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Silage season drives Irish regulator’s focus on farm vehicle and machinery safety

The Health and Safety Authority (HSA) in the Republic of Ireland plans to launch a two-week farm inspection campaign on 8 May to encourage safer working practices ahead of the silage season.

Silage season drives Irish regulator’s focus on farm vehicle and machinery safety
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The Irish regulator has planned about 200 inspections during the two-week blitz, with a focus on safe working with vehicles and machinery, the main cause of serious and fatal accidents.

Inspectors will look at the suitability of operators, the machinery and how work is done, particularly during busy periods in the farming calendar. 

Over the past ten years, half of all fatal farm accidents have involved vehicles (30%) and machinery (20%). The HSA reports that 203 people were killed in farm-related activities between 2008 and 2017.

It added there has been a sharp increase in the number of fatalities involving quad bikes, one of the two main types of farm vehicles along with tractors, with 12 deaths reported over the past decade. In 2017, quad bike accidents resulted in four fatalities.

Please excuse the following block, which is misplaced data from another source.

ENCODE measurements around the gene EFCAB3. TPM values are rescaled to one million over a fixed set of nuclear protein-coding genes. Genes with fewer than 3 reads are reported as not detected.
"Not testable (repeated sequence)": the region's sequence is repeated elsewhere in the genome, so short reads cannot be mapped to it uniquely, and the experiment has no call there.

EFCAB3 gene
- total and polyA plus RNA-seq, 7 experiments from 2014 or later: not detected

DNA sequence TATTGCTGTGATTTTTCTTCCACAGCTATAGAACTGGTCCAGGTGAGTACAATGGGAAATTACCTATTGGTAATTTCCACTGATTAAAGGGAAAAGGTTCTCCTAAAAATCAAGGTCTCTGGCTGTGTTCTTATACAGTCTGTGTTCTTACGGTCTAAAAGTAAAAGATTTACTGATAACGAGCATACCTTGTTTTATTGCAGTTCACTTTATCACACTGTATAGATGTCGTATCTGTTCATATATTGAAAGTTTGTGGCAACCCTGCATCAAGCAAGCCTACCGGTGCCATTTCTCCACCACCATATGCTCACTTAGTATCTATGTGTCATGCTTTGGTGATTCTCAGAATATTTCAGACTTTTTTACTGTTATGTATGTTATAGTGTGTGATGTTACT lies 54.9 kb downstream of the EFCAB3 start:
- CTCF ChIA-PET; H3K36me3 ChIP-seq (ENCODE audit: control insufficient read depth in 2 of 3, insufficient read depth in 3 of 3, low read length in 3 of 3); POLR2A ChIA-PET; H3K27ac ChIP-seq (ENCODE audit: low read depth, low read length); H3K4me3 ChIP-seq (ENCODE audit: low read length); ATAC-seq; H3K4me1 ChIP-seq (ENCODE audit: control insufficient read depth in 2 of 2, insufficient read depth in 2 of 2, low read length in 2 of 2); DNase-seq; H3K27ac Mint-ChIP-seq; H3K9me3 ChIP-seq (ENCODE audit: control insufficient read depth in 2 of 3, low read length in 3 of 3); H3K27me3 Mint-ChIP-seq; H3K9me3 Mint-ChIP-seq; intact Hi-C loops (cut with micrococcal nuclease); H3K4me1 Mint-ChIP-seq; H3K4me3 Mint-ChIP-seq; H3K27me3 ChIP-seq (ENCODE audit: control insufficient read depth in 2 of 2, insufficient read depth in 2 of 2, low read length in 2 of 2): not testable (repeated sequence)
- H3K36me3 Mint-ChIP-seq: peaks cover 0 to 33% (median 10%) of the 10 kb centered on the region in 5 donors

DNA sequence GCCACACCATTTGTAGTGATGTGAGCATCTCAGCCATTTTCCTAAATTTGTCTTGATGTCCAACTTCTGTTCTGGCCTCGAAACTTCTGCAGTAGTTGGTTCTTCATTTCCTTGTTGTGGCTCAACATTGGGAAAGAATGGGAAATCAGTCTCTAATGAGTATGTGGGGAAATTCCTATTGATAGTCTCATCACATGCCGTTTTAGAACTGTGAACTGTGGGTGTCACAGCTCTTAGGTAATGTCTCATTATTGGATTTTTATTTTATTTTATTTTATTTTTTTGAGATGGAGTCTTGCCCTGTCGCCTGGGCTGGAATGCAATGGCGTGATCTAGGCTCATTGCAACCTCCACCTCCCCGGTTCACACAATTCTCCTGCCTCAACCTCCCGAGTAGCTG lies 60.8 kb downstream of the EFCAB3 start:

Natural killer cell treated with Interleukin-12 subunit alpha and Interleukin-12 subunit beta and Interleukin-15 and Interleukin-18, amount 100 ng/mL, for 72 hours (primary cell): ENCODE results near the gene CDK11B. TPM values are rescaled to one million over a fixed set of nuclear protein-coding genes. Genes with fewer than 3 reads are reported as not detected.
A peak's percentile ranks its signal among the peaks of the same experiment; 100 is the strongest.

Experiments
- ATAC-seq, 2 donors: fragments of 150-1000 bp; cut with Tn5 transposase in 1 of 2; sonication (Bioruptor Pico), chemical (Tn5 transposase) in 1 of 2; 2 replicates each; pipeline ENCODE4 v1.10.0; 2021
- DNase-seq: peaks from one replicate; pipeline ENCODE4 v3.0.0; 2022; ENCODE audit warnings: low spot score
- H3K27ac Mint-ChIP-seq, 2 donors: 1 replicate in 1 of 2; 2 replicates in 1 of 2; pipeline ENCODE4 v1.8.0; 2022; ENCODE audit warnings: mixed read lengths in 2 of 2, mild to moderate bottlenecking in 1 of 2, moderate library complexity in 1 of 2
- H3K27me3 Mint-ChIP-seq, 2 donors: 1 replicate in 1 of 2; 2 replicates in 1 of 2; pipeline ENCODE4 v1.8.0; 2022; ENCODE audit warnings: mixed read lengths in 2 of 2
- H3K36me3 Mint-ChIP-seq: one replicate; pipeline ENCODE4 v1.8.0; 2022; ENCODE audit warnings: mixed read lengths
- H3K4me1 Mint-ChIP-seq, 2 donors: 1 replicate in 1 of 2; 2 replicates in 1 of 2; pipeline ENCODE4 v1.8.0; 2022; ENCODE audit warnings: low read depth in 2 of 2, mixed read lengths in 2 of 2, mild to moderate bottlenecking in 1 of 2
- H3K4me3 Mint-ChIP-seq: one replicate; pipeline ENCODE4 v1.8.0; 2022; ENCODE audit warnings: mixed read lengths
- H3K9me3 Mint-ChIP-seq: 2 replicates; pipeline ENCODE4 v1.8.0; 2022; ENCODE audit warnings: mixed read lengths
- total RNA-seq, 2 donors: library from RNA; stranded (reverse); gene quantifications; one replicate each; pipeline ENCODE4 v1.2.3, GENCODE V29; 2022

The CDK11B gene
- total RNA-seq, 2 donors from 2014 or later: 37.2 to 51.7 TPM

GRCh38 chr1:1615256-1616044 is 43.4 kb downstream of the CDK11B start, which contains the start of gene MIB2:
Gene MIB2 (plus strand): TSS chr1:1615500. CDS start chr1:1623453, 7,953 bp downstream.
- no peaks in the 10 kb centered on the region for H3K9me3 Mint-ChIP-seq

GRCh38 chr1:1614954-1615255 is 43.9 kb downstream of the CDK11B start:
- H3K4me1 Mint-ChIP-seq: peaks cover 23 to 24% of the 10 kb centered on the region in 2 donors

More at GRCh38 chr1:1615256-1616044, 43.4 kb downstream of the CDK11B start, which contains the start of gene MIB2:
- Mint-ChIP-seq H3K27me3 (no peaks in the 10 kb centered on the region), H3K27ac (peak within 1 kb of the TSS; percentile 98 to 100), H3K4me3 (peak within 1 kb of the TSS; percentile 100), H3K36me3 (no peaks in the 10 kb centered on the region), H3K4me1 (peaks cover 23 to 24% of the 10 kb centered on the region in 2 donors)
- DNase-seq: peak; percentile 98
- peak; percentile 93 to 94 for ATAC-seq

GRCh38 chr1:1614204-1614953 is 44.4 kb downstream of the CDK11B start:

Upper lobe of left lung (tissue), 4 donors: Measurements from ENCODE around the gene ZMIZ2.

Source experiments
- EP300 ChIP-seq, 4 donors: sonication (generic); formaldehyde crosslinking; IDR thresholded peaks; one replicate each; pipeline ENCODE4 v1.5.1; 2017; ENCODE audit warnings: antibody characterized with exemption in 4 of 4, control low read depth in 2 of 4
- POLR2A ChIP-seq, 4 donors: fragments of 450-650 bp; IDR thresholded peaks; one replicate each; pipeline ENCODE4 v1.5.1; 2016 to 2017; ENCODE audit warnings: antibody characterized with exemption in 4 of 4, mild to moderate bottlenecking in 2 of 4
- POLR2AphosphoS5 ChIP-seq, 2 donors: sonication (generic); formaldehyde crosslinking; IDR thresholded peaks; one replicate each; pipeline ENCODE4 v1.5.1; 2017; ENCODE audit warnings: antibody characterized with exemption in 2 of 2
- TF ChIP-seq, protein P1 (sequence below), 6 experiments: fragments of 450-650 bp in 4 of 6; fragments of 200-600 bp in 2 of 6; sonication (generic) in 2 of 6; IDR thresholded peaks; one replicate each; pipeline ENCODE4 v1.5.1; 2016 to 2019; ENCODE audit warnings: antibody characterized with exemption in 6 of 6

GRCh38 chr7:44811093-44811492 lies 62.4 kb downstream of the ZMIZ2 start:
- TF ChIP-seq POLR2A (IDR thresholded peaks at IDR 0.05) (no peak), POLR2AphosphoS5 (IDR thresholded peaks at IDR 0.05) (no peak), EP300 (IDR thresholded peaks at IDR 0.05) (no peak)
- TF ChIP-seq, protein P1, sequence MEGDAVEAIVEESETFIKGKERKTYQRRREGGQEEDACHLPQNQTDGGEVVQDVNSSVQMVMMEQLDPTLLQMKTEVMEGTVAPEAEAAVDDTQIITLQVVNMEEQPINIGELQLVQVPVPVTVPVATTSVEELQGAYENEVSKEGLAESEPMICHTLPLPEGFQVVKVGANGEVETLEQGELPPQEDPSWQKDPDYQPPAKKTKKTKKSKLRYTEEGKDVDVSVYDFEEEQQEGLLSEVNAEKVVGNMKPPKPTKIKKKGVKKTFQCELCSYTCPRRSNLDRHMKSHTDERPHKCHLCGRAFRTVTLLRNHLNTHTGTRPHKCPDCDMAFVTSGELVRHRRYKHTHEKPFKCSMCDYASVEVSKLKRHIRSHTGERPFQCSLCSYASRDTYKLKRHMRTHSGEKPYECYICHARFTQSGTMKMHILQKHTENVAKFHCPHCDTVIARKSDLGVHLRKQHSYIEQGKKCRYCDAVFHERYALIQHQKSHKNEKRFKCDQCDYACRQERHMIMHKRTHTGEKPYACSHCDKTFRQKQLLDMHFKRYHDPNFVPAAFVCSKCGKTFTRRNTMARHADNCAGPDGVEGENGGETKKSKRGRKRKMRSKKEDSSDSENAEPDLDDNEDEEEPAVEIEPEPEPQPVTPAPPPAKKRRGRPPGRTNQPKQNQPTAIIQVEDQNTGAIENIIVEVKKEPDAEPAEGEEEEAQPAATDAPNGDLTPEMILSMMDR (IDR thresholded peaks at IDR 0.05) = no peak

The Irish regulator said that most of the accidents involve at least one of the following: poor planning, operator error, lack of training and inadequate maintenance. 

Inspectors will visit farms and ask farmers to look at handbrakes and parking brakes and ensure they are working properly on all tractors and machinery. They will check that cabs and doors are maintained in working order and that tractor mirrors are set and maintained correctly. Inspectors will also ask whether the vehicle operator has ever received formal driver training for tractors and quad bikes.

“All farmers should organise their work in a way that is efficient and safe,” said Pat Griffin, senior inspector for agriculture and forestry safety at the HSA. 

“This means having rules in place in relation to who uses which vehicle or machine, establishing one-way systems, safe routes within fields and in and out of gates, care when reversing and who is in overall charge of the work. The person in overall charge must be realistic about how much work can be done and how many hours operators can safely work.”

 

Nic Warburton is acting editor, IOSH Magazine

 Nick Warburton is acting editor of IOSH Magazine. He is a former editor of SHP and has also worked on Local Authority Waste and Recycling and Environmental Health Practitioner

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